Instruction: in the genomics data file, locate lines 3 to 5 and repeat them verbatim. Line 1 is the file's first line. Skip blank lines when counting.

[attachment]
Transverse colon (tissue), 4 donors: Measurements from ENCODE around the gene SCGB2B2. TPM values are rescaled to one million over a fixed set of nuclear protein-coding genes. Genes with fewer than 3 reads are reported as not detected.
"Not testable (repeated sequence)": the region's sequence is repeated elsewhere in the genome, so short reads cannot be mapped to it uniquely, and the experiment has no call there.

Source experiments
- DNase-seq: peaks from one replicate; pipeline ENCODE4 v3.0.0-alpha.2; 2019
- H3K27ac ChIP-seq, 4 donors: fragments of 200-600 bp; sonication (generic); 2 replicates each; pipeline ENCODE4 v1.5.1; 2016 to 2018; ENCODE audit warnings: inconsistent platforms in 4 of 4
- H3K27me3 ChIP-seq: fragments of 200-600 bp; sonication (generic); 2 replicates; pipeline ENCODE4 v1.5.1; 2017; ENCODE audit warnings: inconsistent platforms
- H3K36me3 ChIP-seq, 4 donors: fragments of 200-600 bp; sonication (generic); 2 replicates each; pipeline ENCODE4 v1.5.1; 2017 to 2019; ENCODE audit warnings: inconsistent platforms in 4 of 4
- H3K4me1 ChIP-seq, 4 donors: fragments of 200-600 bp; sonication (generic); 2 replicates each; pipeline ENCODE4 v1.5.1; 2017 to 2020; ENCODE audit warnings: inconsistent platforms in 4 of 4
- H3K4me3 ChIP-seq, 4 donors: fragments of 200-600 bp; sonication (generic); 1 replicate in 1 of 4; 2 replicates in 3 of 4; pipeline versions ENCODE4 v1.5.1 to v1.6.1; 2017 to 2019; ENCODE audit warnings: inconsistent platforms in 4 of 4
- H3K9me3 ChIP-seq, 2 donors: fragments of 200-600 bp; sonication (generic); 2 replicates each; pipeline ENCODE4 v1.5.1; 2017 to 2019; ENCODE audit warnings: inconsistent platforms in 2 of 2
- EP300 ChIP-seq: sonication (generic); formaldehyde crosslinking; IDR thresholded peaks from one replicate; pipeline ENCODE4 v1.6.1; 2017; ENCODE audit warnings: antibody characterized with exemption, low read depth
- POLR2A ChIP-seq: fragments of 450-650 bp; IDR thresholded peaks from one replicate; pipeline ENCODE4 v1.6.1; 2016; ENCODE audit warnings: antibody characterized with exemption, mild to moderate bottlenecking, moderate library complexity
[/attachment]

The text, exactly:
Source experiments
- DNase-seq: peaks from one replicate; pipeline ENCODE4 v3.0.0-alpha.2; 2019
- H3K27ac ChIP-seq, 4 donors: fragments of 200-600 bp; sonication (generic); 2 replicates each; pipeline ENCODE4 v1.5.1; 2016 to 2018; ENCODE audit warnings: inconsistent platforms in 4 of 4